Cooperation in Humanitarian Tasks


400,000 prisoners of war have been repatriated by Dr. Nansen, working under the League.


800,000 Russian refugees, scattered throughout central and southeastern Europe, are receiving care, — again directed by Dr. Nansen under the League.


Christian women detained in Turkish harems are being sought out and cared for. The second Assembly passed a resolution providing a mixed board which, with a High Commissioner in Constantinople, who is an American, will deal with this work.




The Brussels Financial Conference, which was held in September,

1920, under the direct auspices of the League, afforded the financial experts of 39 countries an opportunity to examine the economic situation, not as the concern of any isolated nation, but as a world problem. Such questions in the rehabilitation of Europe as the "balancing of budgets," "the stabilization of exchanges," and "the reduction of armament costs," were the subjects of a month's interchange of views by men who were well qualified to discuss them. At this conference the Ter Meulen Scheme for the rehabilitation of bankrupt states was evolved. The initial application of the plan, which was held up, pending the United States' agreement to postpone collection of the $24,000,000 grain credits owed her by Austria, is now ready to be applied. The Czecho-Slovak Government has already agreed to an Austrian loan of $40,000,000 on somewhat the same conditions as the Ter Meulen Scheme, with a provision that certain cases of dispute shall be referred to the League for arbitration.


Communications and Transit


A conference in Paris in 1921 drew up certain recommendations regarding the improvement of passport regulations, the reduction of passport fees, and the simplification of passport and customs procedure, which were re-examined at Genoa and found to be complete. A number of European nations have gradually brought their regulations within compass of the recommendations of this conference.


At the Barcelona Transit Conference in March, 1921, the technical experts of 43 nations drew up a number of agreements dealing with international waterways, ports, railways and transport in general, which practically constitute a new international law for liberty of transit in connection with trade. Several governments have already ratified the agreements, and the Genoa Conference urged the nations there assembled to do likewise. The work of the conference will be continued through the Advisory and Technical Commission, which will prepare a new international conference in two years.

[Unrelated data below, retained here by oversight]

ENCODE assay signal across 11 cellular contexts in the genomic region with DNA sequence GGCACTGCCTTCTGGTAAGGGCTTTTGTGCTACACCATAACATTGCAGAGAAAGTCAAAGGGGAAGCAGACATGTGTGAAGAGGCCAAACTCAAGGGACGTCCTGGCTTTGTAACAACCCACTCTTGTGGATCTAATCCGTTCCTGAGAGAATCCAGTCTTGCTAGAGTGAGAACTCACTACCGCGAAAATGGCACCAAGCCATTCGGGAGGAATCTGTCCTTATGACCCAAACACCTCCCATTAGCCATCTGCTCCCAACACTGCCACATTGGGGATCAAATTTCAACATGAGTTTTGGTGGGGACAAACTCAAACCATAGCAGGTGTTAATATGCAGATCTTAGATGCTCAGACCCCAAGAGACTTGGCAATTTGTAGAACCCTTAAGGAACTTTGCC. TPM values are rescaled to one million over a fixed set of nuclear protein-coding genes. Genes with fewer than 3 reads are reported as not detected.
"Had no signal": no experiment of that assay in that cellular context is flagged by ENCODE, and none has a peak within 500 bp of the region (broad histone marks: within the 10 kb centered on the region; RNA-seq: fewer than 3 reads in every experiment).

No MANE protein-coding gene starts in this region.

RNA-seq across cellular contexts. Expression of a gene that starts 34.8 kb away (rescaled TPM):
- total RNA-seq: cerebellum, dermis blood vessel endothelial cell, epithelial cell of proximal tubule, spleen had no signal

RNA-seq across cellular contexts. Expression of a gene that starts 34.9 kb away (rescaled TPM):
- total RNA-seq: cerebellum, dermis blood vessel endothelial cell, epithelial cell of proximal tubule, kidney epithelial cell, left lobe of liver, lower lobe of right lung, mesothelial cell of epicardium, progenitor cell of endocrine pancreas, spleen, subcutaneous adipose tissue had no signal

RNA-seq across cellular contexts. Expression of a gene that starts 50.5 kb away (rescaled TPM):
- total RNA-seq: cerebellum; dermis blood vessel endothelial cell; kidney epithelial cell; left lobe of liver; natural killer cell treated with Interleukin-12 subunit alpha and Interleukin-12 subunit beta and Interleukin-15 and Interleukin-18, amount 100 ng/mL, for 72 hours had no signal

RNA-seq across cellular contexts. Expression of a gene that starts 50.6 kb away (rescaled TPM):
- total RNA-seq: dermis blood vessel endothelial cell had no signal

4. The League has struck a direct blow at secret diplomacy through its treaty register, in which all agreements between members of the League must be entered before they can become valid. Over 250 treaties have already been registered, to a number of which the

United States is a contracting party. The treaties drawn up at the

Washington Conference will have to be registered and published by the League before they become binding on the other powers.


5. The League has exercised a new and important kind of inter- national administration, in connection with the execution of the Peace Treaties, which sets valuable precedents for the future.


Saar Valley


Here the claims of German nationality conflicting with France's claims for coal reparations were reconciled by creating a Saar Basin Governing Commission, responsible to the Council of the League, which shall exercise control over the territory for 15 years. At the end of that time the inhabitants shall be given an opportunity to express by plebiscite their final choice between permanent control by the League or union with Germany or France.




Here the claims of German nationality conflicting with Poland's economic need for access to the sea were reconciled by restoring Danzig to its old position as a Free City. Not only has the protection of the League been extended to the city, but, with the assistance of the League, a High Commissioner has been appointed, a constitution put into operation, a local government created, and a detailed economic agreement with Poland worked out.